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What Google's honeycomb has that Apple's iOS lacks

Melissa J. Perenson | March 3, 2011
During the Apple iPad 2 launch, Apple supplied only a few morsels of what to expect from the version of iOS that will ship with the iPad 2. That's fitting, perhaps, given that what we heard makes iOS 4.3 sound like only a nominal revision of the operating system. What we didn't hear was anything about the company's plans to take iOS to the next level. As Android continues to ramp up, Apple needs to consider what elements in competing mobile OSs are missing from iOS--and how best to integrate those elements into its winning interface.

FRAMINGHAM, 3 MARCH 2011 - During the Apple iPad 2 launch, Apple (AAPL) supplied only a few morsels of what to expect from the version of iOS that will ship with the iPad 2. That's fitting, perhaps, given that what we heard makes iOS 4.3 sound like only a nominal revision of the operating system. What we didn't hear was anything about the company's plans to take iOS to the next level. As Android continues to ramp up, Apple needs to consider what elements in competing mobile OSs are missing from iOS--and how best to integrate those elements into its winning interface.

Google's (GOOG) Android 3.0 (Honeycomb) isn't the only rival that Apple needs to think about--HP's WebOS is another threat. HP (HPQ) has outlined an ambitious strategy for getting WebOS out into the wild on tablets, phones, PCs, and printers. And both Honeycomb and WebOS have some key features that Apple's iOS lacks.

Here are four areas in which Honeycomb has a head start.

Widgets: Making the Home Screen Come Alive

Most of the widgets I've seen so far for Honeycomb are well implemented, and they demonstrate the power of having information at your fingertips. In the Honeycomb universe, widgets are modules that you can place on one of the six home screens, and they provide easy, finger-flicking access to a Website (such as AccuWeather.com or YouTube) or resource (such as your e-mail, books, calendar, or Web bookmarks).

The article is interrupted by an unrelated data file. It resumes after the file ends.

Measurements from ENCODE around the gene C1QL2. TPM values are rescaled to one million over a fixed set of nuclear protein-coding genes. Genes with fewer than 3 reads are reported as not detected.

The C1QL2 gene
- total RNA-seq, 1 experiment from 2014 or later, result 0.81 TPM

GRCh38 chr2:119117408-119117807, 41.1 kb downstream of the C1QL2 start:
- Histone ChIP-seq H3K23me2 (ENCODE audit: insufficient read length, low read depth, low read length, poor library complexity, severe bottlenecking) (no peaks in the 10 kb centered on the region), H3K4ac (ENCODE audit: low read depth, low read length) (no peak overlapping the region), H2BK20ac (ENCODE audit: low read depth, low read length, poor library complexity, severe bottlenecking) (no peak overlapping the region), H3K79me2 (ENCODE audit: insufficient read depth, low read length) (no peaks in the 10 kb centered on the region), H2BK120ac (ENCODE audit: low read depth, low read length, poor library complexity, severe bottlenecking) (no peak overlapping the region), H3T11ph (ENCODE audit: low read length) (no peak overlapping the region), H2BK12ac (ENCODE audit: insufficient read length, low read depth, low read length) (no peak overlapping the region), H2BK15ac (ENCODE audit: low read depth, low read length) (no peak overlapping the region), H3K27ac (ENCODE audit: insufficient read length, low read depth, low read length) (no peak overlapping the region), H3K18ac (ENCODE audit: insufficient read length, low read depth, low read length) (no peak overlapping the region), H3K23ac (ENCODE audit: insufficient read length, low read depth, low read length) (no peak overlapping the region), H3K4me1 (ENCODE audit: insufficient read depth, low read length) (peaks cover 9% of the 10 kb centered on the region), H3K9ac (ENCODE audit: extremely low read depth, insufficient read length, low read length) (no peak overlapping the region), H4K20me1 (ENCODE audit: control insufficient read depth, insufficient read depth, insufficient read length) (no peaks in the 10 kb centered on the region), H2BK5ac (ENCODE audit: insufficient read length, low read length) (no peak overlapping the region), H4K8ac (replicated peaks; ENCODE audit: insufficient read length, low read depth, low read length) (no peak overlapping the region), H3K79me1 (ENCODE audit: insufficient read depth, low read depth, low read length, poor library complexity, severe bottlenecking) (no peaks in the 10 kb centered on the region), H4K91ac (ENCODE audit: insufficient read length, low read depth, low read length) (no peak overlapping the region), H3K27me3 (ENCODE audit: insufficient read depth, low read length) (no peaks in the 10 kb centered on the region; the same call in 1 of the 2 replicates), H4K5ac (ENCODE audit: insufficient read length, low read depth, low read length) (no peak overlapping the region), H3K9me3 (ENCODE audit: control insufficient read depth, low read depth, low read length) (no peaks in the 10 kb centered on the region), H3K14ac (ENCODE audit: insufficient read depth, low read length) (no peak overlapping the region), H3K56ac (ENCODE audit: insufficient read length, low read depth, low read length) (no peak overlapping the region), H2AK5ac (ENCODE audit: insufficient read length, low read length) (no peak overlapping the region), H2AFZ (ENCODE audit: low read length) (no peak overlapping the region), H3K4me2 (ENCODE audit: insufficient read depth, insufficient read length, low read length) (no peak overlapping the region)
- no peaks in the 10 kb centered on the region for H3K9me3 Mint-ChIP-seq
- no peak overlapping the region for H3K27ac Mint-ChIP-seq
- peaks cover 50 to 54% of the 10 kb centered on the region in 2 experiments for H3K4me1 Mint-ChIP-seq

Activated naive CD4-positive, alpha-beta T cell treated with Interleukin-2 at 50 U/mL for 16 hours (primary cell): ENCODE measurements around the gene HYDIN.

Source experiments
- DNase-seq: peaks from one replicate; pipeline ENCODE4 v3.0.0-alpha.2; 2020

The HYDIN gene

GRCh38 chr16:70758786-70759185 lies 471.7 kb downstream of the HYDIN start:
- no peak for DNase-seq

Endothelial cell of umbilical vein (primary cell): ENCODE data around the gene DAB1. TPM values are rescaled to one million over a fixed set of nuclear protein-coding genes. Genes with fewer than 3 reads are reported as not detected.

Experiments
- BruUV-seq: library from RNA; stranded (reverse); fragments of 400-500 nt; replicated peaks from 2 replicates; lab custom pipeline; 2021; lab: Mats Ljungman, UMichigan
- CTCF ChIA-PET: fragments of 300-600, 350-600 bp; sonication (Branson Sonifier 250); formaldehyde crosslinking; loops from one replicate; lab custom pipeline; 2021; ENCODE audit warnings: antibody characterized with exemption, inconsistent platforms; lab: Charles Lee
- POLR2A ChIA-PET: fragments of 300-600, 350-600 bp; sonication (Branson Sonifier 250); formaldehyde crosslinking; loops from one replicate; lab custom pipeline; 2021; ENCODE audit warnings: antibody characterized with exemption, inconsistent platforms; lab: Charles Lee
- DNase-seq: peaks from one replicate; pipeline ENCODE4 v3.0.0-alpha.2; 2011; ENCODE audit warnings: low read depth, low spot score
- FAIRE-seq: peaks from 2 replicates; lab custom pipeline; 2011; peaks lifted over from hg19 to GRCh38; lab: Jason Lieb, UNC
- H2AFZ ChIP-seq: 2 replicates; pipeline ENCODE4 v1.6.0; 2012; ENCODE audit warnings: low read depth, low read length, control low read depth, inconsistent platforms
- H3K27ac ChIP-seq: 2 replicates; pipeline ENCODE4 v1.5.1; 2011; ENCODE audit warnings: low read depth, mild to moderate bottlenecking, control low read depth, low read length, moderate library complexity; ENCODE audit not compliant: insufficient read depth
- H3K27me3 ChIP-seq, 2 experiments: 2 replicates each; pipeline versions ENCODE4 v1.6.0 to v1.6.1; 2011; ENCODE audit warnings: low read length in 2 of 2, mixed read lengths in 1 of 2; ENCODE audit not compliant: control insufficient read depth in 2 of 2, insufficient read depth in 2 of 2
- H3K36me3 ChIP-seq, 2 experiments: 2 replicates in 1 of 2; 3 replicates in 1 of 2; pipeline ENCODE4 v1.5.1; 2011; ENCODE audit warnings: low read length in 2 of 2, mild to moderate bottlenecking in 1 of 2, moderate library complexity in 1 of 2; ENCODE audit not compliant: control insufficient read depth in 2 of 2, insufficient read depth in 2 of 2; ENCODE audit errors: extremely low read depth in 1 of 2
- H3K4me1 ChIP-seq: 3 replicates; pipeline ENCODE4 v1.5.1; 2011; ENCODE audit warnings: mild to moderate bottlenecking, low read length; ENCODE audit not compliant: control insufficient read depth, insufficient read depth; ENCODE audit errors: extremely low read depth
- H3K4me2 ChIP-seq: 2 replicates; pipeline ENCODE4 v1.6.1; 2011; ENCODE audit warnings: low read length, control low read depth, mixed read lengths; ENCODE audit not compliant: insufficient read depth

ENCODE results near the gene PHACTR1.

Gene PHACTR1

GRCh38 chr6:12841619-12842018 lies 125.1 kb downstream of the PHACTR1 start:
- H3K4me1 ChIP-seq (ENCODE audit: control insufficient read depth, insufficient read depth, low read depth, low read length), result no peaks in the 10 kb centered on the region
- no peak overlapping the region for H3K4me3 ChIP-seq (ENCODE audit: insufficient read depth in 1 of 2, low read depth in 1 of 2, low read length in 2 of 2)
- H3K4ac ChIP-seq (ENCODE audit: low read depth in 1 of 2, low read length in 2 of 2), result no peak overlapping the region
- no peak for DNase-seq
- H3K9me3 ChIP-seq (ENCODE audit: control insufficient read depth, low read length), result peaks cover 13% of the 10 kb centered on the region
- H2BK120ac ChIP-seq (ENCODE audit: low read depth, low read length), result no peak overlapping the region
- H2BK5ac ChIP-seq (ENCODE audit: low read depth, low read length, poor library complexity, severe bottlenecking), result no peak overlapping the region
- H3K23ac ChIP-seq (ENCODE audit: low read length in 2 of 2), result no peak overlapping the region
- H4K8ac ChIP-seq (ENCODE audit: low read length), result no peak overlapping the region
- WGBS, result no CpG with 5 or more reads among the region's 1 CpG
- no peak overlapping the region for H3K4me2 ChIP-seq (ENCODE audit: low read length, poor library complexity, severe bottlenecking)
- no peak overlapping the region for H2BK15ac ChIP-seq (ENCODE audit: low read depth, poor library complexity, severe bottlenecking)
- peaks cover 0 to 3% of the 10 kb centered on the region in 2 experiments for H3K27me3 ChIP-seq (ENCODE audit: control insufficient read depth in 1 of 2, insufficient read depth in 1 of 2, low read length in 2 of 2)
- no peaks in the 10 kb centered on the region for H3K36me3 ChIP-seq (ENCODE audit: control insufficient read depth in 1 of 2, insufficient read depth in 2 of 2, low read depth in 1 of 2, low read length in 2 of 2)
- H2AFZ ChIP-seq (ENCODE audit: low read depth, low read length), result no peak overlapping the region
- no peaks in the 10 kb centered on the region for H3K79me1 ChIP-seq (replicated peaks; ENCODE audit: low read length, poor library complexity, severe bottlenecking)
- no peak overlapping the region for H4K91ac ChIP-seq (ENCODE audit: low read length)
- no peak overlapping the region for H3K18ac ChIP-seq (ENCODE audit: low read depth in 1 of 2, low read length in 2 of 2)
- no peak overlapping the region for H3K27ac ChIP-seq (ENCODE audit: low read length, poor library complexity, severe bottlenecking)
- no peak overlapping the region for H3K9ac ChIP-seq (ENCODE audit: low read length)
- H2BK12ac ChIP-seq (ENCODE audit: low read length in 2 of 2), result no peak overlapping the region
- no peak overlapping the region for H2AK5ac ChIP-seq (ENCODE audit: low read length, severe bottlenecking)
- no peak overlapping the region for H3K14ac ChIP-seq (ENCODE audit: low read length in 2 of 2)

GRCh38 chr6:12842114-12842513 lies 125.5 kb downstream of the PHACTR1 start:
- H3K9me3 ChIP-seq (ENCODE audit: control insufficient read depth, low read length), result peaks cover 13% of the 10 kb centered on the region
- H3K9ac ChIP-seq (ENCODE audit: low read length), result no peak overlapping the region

Apple's iOS remains a static, one-way experience. So far, nothing about iOS screams immediacy; rather, it's all about activating an app to get your updates. (Yes, you do receive notifications, but those are fraught with their own issues; see the next section.) I don't want Apple to mess with the fundamental serenity of its device, but I do want the company to get with the connected-everywhere program and allow widgets as an option. I can imagine an iOS first home screen that presents a couple of widgets and then shows frequently used apps, all arranged to suit the user's individual needs. Or maybe it should have an extra, widget-only pane beyond the search pane. Or, better still, perhaps it should reveal the widgets only on command, as Apple's next Mac OS, Lion, will do; there, a multifinger swipe gesture will reveal a pane of widgets.

Notifications: More Convenience, Less Disruption

Notifications on Apple's iOS remain poor. When they pop up, you have to exit what you're doing and move into the originating app--which may have to restablish its connection first (depending on how the app was written).

 

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